The substance of most of the testimony of the defendant on the trial of the case was to the effect that for a long time prior to the night of her husband's death her husband had mistreated her physically on many occasions, that her husband had often been unfaithful to her by cohabiting with another woman, whose husband had had quarrels with defendant's husband. She testified in detail as to her husband's physical mishandling of her, by threatening to kill her with a knife or otherwise. Part of her testimony in this respect was as follows:

"Q. And where did he customarily keep that knife? "A. Sometimes he kept it in his car. Sometimes it would be in his dresser drawer, I mean, his chest of drawers with his clothing, which most of the time is where he left it. "Q. In his bedroom? "A. Yes, ma'am. *731 "Q. Had he ever threatened you with that knife? "A. Yes, ma'am. "Q. On how many occasions? "A. Several occasions, but one in particular the night that I was onon Saturday night that he had put it to my throat. And then one timeone Sunday, oh, about four or five months before this, Jerry [her husband] and I were down visiting his sister, Helen, and he was mouthing off down there, like Jerry was good at. "Q. Was he drinking? "A. Yes, he was drinking. ".... "A. And, then, when we came on, we got up to Fayetteville, he just pulled off to the side of the road and he hit me and knocked my glasses off. And then he pulled this knife out and kind of jabbed it like that (indicating) towards my side. And he told me that he would just cut my guts out. "Q. What type automobile were you in? "A. We was in a Monte Carlo. ".... "Q. Did you have a weapon at that time? "A. No, ma'am. "Q. Did you strike him at any time during this difficulty? "A. No, ma'am."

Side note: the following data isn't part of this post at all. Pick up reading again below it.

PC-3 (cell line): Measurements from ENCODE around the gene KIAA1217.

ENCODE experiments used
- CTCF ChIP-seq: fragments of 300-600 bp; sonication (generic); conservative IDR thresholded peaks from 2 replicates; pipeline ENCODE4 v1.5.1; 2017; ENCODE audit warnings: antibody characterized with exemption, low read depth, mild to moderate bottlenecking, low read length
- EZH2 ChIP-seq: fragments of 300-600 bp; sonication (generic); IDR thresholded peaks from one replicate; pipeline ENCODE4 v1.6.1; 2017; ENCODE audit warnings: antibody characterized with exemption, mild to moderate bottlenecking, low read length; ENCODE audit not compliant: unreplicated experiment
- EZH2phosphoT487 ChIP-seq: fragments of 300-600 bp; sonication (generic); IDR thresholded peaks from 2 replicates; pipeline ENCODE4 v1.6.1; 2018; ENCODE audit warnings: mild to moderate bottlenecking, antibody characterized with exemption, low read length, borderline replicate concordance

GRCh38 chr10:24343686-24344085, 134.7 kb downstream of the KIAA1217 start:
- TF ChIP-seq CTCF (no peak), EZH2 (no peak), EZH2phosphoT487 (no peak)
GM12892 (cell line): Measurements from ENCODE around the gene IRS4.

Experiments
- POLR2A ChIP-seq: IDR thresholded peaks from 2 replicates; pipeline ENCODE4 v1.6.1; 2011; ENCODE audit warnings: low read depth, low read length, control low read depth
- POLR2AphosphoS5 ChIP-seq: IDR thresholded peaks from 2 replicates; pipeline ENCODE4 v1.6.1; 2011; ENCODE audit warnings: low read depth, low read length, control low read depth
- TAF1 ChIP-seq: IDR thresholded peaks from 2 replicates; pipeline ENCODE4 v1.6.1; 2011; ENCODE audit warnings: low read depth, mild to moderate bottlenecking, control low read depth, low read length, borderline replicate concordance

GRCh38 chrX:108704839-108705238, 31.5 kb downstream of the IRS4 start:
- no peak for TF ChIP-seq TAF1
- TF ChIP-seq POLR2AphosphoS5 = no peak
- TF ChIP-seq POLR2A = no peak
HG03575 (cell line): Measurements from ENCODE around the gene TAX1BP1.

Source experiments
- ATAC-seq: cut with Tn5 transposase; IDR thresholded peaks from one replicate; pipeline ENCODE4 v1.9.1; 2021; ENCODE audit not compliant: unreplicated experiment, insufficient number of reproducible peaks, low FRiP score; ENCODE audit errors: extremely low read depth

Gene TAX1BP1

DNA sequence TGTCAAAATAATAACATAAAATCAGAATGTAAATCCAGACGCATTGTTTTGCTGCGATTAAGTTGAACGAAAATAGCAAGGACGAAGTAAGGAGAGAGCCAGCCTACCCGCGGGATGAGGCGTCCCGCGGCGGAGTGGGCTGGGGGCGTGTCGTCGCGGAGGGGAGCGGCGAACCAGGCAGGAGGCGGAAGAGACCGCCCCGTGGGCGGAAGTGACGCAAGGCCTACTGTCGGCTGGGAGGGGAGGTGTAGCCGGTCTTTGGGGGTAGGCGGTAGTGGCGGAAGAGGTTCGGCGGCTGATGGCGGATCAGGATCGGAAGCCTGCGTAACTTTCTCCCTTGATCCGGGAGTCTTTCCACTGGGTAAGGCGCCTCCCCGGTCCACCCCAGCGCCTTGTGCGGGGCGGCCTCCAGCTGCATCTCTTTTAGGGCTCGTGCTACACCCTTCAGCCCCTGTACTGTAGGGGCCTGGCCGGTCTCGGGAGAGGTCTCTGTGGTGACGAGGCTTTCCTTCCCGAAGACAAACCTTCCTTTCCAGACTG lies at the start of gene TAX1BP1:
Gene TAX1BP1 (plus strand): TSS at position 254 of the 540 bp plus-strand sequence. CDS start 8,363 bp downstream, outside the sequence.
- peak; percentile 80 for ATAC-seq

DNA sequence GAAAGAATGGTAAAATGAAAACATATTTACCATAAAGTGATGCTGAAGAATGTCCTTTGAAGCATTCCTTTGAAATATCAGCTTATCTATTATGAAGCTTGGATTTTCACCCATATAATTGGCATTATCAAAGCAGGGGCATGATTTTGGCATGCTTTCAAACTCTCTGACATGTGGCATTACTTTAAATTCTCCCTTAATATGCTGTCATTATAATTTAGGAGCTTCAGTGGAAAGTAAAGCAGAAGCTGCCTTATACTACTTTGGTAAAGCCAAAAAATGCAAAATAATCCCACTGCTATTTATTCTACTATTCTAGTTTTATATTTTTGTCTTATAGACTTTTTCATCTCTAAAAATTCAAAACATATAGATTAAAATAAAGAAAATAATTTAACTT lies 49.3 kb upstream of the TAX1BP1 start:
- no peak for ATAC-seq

Toward the end of the final cross-examination of the defendant, she testified: